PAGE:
You can validate your current vesting percentage on your 401k account statement. However, if you want to obtain the vesting schedule rules, read through your plan documents for details or consult with your benefits department.
The percentage you are vested may not sway your decision to leave a job, but it’s worth knowing how much of the matching contributions you are guaranteed to keep.
3. Figure out the date when you will cross the next vesting threshold
Use your plan’s vesting schedule to calculate when you will cross into the next threshold. To do this, you’ll need to know the date you started working.
Building on the example above, consider the following vesting scenarios:
|Start Date||End Date||Years of Service||Vesting Percentage||Amount of $10,000 match retained|
|A||June 1, 2014||May 26, 2017||2 Years 11 Months||50%||$5,000|
|B||June 1, 2014||June 3, 2017||3 Years||75%||$7,500|
In scenario “A” you leave your job a few days shy of your 3 year anniversary, while in “B” you leave a few days after your 3 year anniversary. By staying just one extra week, you’ve shifted in the 75% vesting threshold. In turn, you’ve increased the amount of money you get to keep by $2,500. I don’t know about you, but that’s worth one more week of my time.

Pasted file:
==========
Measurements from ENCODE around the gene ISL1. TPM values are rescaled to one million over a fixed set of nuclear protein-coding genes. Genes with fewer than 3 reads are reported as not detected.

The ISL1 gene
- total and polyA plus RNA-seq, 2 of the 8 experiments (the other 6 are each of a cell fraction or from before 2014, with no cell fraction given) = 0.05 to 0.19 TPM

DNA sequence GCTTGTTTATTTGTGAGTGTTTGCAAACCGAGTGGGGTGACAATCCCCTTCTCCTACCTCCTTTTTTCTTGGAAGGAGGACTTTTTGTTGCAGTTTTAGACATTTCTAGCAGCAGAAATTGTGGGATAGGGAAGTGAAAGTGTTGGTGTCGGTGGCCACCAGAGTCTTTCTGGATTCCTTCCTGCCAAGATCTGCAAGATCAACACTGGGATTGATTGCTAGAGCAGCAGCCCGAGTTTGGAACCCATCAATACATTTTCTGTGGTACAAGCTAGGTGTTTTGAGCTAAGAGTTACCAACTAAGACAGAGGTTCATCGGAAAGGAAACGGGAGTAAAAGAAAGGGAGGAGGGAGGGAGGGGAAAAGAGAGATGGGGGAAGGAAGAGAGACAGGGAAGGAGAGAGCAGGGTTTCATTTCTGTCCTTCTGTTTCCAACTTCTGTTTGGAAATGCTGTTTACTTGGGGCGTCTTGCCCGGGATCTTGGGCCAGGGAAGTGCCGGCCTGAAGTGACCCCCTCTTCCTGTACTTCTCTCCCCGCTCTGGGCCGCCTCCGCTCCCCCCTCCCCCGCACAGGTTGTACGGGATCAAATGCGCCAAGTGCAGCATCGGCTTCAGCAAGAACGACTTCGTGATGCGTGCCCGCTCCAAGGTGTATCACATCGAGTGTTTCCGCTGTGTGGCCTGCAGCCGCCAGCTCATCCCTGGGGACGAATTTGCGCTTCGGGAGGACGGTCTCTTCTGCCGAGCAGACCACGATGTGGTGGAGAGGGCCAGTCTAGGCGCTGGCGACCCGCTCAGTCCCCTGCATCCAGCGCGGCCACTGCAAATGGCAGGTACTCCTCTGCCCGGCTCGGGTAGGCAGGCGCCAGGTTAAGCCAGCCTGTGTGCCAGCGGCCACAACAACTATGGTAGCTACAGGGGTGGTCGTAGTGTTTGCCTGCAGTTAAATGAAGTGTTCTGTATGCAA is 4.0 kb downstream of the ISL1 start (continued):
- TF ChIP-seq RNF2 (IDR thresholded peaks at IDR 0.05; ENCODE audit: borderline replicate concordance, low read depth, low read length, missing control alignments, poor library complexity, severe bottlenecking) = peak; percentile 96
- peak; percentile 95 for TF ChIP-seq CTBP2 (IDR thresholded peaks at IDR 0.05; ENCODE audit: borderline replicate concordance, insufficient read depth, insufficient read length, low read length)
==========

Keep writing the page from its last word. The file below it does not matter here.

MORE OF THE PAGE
What if you find that you are in a few days or a few weeks from a milestone, like I was? Consider negotiating the start date at your new job, to align with the best scenario possible.
4. Find out if your 401(k) plan charges maintenance fees
Some plans, particularly small business plans, charge annual management fees. If your current 401(k) is charging you a flat fee for administration, you may want to consider alternative options that don’t have this added expense.